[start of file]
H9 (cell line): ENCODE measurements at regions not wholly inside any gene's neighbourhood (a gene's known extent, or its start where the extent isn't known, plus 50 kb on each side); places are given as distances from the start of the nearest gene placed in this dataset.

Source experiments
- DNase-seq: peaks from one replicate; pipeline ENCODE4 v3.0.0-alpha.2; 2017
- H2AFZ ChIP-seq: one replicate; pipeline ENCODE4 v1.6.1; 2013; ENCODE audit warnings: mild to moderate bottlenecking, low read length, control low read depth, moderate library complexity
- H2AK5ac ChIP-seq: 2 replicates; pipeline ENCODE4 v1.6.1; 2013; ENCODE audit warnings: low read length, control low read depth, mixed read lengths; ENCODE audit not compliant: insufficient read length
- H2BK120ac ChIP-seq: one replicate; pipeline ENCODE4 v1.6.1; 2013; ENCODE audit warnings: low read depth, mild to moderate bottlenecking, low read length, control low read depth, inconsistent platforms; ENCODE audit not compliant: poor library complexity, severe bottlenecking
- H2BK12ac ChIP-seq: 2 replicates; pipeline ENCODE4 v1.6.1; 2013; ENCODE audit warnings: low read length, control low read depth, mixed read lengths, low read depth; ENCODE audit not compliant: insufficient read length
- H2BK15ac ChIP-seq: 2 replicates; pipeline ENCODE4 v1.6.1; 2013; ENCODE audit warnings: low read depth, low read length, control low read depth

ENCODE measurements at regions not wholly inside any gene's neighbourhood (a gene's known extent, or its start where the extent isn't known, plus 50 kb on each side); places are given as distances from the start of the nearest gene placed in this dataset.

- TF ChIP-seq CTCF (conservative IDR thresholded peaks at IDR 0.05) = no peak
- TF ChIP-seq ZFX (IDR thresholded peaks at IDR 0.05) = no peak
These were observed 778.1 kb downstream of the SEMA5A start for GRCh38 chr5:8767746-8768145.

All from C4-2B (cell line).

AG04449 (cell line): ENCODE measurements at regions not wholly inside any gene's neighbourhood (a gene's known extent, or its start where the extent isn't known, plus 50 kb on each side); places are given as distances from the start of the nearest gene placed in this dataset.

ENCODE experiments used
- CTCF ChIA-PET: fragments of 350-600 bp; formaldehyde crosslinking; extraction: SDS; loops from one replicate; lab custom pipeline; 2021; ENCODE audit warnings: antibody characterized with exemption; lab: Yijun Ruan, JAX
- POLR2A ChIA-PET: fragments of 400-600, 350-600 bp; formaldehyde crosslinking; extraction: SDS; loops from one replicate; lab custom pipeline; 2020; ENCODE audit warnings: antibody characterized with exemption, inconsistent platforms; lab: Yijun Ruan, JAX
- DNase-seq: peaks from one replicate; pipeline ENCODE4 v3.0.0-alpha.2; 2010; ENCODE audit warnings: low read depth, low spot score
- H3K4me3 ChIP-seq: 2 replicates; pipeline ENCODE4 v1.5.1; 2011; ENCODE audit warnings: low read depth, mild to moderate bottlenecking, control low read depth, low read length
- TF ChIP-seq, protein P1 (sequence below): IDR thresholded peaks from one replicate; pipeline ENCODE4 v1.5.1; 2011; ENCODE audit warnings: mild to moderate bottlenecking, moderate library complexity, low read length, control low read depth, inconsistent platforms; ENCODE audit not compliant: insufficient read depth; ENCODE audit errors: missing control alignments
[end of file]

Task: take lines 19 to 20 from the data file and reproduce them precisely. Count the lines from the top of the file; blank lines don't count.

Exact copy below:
- H3K4me3 ChIP-seq: 2 replicates; pipeline ENCODE4 v1.5.1; 2011; ENCODE audit warnings: low read depth, mild to moderate bottlenecking, control low read depth, low read length
- TF ChIP-seq, protein P1 (sequence below): IDR thresholded peaks from one replicate; pipeline ENCODE4 v1.5.1; 2011; ENCODE audit warnings: mild to moderate bottlenecking, moderate library complexity, low read length, control low read depth, inconsistent platforms; ENCODE audit not compliant: insufficient read depth; ENCODE audit errors: missing control alignments